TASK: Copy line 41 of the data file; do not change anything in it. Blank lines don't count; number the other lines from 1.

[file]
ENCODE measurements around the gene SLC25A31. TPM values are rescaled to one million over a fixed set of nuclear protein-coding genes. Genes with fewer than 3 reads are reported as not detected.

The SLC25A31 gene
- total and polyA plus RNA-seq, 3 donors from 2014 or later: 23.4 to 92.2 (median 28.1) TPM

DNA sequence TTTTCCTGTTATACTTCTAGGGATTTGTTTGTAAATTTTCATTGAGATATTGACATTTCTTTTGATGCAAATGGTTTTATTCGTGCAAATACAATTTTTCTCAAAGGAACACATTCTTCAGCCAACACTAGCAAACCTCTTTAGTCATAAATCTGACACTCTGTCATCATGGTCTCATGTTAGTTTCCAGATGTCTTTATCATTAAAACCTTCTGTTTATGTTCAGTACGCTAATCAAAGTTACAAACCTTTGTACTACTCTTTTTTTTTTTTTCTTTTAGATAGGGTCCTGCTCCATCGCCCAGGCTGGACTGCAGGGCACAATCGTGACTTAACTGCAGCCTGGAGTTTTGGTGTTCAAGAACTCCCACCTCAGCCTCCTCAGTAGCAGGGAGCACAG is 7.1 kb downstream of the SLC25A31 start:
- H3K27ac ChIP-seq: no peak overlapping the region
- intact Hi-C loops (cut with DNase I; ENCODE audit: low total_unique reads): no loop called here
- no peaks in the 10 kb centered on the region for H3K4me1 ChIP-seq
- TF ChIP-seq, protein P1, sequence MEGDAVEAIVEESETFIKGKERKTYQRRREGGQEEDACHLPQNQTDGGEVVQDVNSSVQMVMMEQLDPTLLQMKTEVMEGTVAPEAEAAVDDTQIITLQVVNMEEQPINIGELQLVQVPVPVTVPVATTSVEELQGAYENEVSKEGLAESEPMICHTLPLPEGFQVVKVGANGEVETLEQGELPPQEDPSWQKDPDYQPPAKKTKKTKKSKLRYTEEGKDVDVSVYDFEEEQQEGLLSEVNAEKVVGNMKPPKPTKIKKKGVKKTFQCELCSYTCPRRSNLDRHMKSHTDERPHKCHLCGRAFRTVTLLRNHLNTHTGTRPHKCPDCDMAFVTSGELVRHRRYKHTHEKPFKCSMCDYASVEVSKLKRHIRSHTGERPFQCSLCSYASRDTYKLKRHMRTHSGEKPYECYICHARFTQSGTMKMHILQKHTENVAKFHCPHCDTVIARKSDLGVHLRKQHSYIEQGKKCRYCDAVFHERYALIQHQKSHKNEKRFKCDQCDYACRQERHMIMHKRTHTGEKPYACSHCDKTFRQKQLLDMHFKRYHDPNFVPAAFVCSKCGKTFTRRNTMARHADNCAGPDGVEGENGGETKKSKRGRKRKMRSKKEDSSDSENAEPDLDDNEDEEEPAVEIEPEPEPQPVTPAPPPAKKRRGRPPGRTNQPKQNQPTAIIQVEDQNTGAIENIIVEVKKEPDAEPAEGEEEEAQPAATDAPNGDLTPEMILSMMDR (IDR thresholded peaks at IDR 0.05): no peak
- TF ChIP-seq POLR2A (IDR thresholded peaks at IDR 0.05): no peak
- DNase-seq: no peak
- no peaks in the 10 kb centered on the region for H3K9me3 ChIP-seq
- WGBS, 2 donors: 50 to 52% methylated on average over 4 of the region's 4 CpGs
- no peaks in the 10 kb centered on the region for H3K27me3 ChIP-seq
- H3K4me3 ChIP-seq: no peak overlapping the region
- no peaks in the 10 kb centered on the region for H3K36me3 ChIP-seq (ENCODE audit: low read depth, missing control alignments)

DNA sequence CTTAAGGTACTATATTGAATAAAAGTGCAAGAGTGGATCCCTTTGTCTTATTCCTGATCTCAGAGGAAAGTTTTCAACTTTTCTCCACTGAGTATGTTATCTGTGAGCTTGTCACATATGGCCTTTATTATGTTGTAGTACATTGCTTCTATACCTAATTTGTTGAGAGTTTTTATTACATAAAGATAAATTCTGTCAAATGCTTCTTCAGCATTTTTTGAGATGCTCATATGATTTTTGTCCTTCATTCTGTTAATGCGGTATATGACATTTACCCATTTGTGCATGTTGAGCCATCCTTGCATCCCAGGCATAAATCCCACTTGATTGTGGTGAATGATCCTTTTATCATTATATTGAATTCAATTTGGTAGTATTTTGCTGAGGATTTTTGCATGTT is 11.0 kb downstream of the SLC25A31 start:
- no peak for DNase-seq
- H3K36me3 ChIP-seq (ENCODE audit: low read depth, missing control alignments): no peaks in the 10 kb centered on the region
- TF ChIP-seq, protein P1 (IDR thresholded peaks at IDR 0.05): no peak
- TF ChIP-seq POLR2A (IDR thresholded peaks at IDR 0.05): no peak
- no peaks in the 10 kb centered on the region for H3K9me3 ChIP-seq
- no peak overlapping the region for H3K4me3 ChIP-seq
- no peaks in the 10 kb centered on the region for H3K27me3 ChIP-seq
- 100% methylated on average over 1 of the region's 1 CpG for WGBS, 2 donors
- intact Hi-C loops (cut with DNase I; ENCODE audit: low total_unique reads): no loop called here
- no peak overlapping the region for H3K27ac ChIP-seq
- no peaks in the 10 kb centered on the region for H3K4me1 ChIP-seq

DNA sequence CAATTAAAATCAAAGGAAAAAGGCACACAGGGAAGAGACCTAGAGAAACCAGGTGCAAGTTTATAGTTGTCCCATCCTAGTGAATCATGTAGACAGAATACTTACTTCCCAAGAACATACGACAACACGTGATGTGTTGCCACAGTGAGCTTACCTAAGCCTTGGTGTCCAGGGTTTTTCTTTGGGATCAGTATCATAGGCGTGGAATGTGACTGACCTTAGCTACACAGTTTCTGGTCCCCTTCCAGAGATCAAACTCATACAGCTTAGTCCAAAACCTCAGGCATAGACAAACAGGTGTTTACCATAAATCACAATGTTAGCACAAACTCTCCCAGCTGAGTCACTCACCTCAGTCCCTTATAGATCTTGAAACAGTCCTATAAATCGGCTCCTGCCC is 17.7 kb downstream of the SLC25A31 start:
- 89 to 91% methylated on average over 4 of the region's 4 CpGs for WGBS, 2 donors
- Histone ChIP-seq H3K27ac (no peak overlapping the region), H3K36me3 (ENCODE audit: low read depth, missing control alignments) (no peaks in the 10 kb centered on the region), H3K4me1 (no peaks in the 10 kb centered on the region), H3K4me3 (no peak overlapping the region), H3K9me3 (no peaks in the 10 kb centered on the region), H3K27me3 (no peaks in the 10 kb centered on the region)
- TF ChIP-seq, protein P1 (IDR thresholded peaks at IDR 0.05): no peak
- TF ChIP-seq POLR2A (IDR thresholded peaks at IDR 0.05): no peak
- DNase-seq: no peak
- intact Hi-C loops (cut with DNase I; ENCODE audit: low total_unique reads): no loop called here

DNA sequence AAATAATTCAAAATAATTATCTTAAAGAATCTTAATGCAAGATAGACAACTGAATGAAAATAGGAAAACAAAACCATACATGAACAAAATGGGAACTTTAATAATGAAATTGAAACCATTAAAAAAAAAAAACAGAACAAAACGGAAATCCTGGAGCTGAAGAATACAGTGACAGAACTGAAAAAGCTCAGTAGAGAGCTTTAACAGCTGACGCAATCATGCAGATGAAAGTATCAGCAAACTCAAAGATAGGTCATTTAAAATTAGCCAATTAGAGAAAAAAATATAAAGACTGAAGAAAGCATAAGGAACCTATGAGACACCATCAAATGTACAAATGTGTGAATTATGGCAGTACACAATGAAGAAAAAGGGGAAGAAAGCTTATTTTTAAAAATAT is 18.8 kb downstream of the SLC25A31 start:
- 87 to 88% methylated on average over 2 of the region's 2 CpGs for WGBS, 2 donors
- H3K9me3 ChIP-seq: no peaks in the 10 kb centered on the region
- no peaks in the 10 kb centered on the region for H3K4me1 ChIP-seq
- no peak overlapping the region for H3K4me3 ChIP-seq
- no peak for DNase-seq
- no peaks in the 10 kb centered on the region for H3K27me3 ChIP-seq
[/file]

- no peaks in the 10 kb centered on the region for H3K27me3 ChIP-seq